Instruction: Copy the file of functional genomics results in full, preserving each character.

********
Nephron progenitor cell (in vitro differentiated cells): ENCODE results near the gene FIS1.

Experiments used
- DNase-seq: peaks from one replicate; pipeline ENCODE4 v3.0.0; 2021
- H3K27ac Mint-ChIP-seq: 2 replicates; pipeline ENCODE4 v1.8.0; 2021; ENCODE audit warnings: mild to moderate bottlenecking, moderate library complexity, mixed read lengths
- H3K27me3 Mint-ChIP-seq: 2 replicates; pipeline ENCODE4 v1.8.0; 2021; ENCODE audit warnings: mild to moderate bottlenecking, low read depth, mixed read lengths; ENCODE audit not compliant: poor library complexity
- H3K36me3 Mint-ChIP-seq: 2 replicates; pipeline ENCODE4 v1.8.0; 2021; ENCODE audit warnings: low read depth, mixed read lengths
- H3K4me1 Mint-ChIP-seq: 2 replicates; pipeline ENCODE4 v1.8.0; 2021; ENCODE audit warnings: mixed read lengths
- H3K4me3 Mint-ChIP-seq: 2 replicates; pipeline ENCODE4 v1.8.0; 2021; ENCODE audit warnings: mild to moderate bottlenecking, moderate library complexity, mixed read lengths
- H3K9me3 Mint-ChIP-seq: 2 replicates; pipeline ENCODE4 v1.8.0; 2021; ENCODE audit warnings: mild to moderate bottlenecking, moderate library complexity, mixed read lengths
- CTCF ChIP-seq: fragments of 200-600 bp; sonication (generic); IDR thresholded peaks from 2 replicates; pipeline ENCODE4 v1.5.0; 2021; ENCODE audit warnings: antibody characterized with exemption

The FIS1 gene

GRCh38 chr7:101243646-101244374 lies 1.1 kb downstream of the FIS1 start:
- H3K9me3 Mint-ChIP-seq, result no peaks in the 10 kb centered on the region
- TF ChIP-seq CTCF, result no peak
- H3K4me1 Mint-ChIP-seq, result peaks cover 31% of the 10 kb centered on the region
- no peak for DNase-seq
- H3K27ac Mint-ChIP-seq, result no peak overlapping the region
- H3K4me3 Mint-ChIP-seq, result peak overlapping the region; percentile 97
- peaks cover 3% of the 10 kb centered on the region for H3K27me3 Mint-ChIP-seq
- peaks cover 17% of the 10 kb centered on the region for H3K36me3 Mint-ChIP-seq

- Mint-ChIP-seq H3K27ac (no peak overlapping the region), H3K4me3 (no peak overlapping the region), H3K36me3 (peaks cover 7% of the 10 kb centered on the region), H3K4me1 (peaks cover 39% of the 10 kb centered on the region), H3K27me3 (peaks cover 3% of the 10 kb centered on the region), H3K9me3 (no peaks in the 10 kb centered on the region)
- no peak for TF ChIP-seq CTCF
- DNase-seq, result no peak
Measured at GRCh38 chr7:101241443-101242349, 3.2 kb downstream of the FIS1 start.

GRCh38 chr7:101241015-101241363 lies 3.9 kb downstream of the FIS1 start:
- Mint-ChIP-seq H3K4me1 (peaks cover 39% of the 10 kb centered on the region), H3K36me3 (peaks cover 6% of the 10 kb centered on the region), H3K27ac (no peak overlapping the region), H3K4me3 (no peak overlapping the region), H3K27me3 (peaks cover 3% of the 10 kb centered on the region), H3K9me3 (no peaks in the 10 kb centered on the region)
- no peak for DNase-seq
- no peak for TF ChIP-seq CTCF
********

Nephron progenitor cell (in vitro differentiated cells): ENCODE results near the gene FIS1.

Experiments used
- DNase-seq: peaks from one replicate; pipeline ENCODE4 v3.0.0; 2021
- H3K27ac Mint-ChIP-seq: 2 replicates; pipeline ENCODE4 v1.8.0; 2021; ENCODE audit warnings: mild to moderate bottlenecking, moderate library complexity, mixed read lengths
- H3K27me3 Mint-ChIP-seq: 2 replicates; pipeline ENCODE4 v1.8.0; 2021; ENCODE audit warnings: mild to moderate bottlenecking, low read depth, mixed read lengths; ENCODE audit not compliant: poor library complexity
- H3K36me3 Mint-ChIP-seq: 2 replicates; pipeline ENCODE4 v1.8.0; 2021; ENCODE audit warnings: low read depth, mixed read lengths
- H3K4me1 Mint-ChIP-seq: 2 replicates; pipeline ENCODE4 v1.8.0; 2021; ENCODE audit warnings: mixed read lengths
- H3K4me3 Mint-ChIP-seq: 2 replicates; pipeline ENCODE4 v1.8.0; 2021; ENCODE audit warnings: mild to moderate bottlenecking, moderate library complexity, mixed read lengths
- H3K9me3 Mint-ChIP-seq: 2 replicates; pipeline ENCODE4 v1.8.0; 2021; ENCODE audit warnings: mild to moderate bottlenecking, moderate library complexity, mixed read lengths
- CTCF ChIP-seq: fragments of 200-600 bp; sonication (generic); IDR thresholded peaks from 2 replicates; pipeline ENCODE4 v1.5.0; 2021; ENCODE audit warnings: antibody characterized with exemption

The FIS1 gene

GRCh38 chr7:101243646-101244374 lies 1.1 kb downstream of the FIS1 start:
- H3K9me3 Mint-ChIP-seq, result no peaks in the 10 kb centered on the region
- TF ChIP-seq CTCF, result no peak
- H3K4me1 Mint-ChIP-seq, result peaks cover 31% of the 10 kb centered on the region
- no peak for DNase-seq
- H3K27ac Mint-ChIP-seq, result no peak overlapping the region
- H3K4me3 Mint-ChIP-seq, result peak overlapping the region; percentile 97
- peaks cover 3% of the 10 kb centered on the region for H3K27me3 Mint-ChIP-seq
- peaks cover 17% of the 10 kb centered on the region for H3K36me3 Mint-ChIP-seq

- Mint-ChIP-seq H3K27ac (no peak overlapping the region), H3K4me3 (no peak overlapping the region), H3K36me3 (peaks cover 7% of the 10 kb centered on the region), H3K4me1 (peaks cover 39% of the 10 kb centered on the region), H3K27me3 (peaks cover 3% of the 10 kb centered on the region), H3K9me3 (no peaks in the 10 kb centered on the region)
- no peak for TF ChIP-seq CTCF
- DNase-seq, result no peak
Measured at GRCh38 chr7:101241443-101242349, 3.2 kb downstream of the FIS1 start.

GRCh38 chr7:101241015-101241363 lies 3.9 kb downstream of the FIS1 start:
- Mint-ChIP-seq H3K4me1 (peaks cover 39% of the 10 kb centered on the region), H3K36me3 (peaks cover 6% of the 10 kb centered on the region), H3K27ac (no peak overlapping the region), H3K4me3 (no peak overlapping the region), H3K27me3 (peaks cover 3% of the 10 kb centered on the region), H3K9me3 (no peaks in the 10 kb centered on the region)
- no peak for DNase-seq
- no peak for TF ChIP-seq CTCF